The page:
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(Bloomberg) -- Oil prices should increase to an average of $60 a barrel by the end of this year as demand from Europe increases because of economic stimulus from the European Central Bank, said Qatar’s Economy and Commerce Minister,

While crude prices will rise, they won’t go back to $100 a barrel for two years, Sheikh Ahmed Bin Jassim Al Thani said at the World Economic Forum in Davos, Switzerland. He expressed support for a meeting between the Organization of Petroleum Exporting Countries and oil producers outside the group to discuss ways bolster prices, which was suggested by Iraq’s Vice President Ayad Allawi on Jan. 21.

“I don’t know what will happen in the next OPEC meeting, but OPEC and non-OPEC normally should tackle this problem,” he said in an interview on Friday. “It’s always good to have a discussion,” he said when asked about the Iraqi proposal.

Oil plunged more than 50 percent since June to the lowest since 2009 as OPEC’s 12 members refused to cut output and yield market share to rising U.S. oil shale production. Investment in oil will fall by $100 billion this year because of the slump and there will be upward pressure on prices in the second half, according to the International Energy Agency.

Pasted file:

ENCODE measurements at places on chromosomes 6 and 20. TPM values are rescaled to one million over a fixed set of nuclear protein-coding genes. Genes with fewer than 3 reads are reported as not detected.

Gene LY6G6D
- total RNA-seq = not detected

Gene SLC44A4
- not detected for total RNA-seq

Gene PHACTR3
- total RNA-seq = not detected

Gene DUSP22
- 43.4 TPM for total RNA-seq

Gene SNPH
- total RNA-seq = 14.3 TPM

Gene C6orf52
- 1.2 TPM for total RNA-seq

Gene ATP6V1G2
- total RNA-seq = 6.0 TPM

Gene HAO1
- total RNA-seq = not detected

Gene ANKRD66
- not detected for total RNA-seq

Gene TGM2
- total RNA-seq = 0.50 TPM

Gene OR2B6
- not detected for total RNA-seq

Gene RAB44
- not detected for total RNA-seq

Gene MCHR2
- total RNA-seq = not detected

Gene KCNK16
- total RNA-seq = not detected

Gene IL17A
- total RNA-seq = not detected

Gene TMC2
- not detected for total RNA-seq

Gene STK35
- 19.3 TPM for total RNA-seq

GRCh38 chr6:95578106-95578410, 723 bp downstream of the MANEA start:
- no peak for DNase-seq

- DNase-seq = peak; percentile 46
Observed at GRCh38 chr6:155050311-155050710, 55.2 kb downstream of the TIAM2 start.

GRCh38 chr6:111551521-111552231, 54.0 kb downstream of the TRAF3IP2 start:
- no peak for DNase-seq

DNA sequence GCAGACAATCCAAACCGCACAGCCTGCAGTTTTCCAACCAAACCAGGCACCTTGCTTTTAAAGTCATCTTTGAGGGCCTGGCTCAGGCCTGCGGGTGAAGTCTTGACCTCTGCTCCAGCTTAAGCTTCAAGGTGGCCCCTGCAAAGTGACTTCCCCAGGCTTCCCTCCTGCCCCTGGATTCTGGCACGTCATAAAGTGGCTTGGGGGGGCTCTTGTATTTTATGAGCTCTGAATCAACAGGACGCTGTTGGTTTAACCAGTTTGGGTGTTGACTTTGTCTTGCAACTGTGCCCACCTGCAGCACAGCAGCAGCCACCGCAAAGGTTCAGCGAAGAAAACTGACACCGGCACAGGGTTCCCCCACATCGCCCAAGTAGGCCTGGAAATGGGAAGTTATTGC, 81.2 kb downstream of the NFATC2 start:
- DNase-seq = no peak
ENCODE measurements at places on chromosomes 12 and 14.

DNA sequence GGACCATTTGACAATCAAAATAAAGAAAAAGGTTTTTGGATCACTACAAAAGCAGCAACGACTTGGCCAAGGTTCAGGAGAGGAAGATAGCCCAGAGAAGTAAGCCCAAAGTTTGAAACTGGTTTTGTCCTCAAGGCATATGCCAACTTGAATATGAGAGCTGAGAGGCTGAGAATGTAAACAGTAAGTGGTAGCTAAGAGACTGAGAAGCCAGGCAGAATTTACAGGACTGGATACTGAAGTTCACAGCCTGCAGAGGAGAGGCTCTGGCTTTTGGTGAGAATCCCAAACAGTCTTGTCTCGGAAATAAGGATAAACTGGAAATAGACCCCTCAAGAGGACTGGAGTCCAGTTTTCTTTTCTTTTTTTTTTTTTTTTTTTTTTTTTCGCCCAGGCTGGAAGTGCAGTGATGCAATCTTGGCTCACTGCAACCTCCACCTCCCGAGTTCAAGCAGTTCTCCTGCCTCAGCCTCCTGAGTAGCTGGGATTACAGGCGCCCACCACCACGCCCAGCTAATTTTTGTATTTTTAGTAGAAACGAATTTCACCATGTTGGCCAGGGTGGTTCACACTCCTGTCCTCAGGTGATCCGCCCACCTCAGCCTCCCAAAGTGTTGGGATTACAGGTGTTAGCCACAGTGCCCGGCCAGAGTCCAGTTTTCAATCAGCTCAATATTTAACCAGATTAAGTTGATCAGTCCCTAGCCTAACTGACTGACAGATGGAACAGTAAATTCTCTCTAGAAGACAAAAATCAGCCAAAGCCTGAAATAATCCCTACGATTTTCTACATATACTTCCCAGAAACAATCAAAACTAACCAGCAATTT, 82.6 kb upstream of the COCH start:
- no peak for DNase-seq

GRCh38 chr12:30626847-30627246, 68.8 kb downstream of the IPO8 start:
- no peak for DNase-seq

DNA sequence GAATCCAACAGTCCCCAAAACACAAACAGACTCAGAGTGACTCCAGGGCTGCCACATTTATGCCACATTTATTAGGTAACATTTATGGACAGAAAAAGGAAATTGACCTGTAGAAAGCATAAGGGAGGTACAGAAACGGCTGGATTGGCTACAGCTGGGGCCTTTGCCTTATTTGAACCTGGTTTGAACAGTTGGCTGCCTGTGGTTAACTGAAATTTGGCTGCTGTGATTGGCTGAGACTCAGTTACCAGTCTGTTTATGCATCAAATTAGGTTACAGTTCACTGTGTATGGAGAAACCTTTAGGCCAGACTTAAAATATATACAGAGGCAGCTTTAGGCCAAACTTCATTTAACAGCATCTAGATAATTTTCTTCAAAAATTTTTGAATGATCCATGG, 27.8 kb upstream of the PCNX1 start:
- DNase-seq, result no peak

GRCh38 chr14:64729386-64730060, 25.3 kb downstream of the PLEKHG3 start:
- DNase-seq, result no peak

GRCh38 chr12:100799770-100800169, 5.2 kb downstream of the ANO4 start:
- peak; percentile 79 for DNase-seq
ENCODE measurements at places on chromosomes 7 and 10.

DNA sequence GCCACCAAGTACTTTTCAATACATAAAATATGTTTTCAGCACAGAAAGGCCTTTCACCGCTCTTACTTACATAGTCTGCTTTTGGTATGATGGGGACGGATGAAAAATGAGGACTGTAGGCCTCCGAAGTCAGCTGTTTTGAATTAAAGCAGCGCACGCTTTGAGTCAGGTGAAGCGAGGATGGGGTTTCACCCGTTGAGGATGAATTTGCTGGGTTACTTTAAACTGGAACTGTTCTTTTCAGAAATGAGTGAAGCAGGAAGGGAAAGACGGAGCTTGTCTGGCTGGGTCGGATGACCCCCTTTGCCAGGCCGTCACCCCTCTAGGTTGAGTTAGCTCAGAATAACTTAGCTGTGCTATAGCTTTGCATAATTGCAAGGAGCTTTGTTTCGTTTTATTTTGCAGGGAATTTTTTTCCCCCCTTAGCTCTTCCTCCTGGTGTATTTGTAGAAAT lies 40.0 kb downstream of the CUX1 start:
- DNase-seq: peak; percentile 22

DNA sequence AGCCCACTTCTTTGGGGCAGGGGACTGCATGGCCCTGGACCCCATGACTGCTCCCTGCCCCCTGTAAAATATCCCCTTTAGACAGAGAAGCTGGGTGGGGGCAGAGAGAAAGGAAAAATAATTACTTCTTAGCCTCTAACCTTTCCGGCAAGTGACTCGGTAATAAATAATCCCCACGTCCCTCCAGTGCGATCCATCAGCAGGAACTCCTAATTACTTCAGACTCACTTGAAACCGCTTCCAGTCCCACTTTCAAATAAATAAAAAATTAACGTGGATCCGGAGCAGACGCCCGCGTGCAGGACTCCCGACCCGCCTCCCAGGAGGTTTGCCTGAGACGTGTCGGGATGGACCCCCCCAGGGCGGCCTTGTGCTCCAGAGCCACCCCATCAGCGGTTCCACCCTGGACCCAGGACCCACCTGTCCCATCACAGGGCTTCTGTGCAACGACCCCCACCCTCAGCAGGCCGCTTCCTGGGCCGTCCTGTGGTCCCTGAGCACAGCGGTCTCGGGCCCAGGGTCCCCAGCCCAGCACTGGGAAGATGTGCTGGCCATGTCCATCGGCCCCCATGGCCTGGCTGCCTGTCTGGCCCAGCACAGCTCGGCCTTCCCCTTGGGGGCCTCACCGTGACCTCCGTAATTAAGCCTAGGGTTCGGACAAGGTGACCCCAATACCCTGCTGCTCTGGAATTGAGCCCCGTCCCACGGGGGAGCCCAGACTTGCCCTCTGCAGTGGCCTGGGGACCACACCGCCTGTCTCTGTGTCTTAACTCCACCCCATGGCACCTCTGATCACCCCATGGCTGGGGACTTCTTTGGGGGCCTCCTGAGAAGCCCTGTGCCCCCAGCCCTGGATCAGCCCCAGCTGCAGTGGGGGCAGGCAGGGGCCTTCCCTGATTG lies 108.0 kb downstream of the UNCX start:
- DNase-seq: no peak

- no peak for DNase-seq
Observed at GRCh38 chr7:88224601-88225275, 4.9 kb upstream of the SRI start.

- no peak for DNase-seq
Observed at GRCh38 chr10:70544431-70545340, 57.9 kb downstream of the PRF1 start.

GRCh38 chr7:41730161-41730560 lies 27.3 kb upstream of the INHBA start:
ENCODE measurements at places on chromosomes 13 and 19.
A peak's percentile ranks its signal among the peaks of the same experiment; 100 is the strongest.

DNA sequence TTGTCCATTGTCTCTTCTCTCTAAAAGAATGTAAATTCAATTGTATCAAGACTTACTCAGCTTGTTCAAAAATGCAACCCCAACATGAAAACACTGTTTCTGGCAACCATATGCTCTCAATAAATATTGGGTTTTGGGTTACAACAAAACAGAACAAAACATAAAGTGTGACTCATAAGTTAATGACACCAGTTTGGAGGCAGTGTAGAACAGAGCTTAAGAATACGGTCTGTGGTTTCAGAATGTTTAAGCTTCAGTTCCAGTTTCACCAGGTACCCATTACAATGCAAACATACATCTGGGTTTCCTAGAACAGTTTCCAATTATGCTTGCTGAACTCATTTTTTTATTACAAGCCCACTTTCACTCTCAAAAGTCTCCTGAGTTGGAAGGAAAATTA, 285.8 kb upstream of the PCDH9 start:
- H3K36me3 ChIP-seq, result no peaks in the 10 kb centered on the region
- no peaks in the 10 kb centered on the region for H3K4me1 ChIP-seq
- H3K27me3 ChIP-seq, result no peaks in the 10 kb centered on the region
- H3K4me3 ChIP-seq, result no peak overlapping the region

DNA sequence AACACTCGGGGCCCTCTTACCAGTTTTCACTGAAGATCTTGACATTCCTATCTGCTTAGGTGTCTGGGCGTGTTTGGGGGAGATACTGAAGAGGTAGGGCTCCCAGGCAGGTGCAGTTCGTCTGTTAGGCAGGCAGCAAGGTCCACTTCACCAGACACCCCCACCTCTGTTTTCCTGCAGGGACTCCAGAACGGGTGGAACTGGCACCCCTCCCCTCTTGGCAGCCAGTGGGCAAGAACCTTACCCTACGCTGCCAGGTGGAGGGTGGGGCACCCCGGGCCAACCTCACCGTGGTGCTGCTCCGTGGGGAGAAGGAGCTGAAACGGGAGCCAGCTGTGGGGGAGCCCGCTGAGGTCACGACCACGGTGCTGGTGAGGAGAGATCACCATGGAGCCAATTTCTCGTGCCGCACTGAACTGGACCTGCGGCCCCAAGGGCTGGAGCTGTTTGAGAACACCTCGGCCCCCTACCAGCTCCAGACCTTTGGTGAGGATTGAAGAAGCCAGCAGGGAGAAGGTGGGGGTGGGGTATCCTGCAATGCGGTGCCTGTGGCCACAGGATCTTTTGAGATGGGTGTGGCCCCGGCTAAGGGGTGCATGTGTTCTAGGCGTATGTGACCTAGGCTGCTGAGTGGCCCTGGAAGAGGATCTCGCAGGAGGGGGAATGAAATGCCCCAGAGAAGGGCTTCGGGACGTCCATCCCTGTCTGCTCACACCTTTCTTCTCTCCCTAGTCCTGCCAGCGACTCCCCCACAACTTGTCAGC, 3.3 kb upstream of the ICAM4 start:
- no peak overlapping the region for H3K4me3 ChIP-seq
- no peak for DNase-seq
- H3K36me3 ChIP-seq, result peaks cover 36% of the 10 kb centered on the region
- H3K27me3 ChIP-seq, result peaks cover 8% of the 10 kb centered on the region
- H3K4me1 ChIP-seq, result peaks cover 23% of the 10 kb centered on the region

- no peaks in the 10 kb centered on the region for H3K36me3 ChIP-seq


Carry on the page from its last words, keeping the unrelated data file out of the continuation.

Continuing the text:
ECB President Mario Draghi pledged Thursday to buy European government bonds worth at least 1.1 trillion euros ($1.3 trillion) to counter the threat of a deflationary spiral in the region. The bank will spend 60 billion euros per month until at least the end of September 2016 to revive a near-stagnant economy.

The ECB’s move is positive for prices because “it means more business and more demand for oil,” Sheikh Ahmed said.

Surplus Revenue

Qatar based its budget on a price of $65 a barrel for the current fiscal year, and will have a lower underlying price for the next fiscal year starting in April, Sheikh Ahmed said without giving an estimate for the price. Surplus revenue in recent years, when crude sold for about $100 a barrel on average, generated reserves that allow the nation to keep spending on projects, including infrastructure to host the soccer World Cup in 2022, he said.

“Our plans for infrastructure development and investments are going as planned,” Sheikh Ahmed said. “It will not be affected by the oil price going down, thanks to the conservative numbers that we have.”

Qatar is OPEC’s 10th largest producer with average daily output of 680,000 barrels in December, according to Bloomberg estimates. The country’s revenue is less affected than other OPEC nations by the price slump because it is also the world’s largest exporter of liquefied natural gas, Sheikh Ahmed said.

Qatar Petroleum’s decision last week with Royal Dutch Shell Plc to cancel a $6.5 billion petrochemical project is due to lower than expected demand and to pursue better business opportunities, not because of lower oil prices, he said.

To contact the reporters on this story: Maher Chmaytelli in Davos at mchmaytelli@bloomberg.net; Maggie Day in Davos at mday20@bloomberg.net To contact the editors responsible for this story: Alaric Nightingale at anightingal1@bloomberg.net James Herron, Rachel Graham

Bloomberg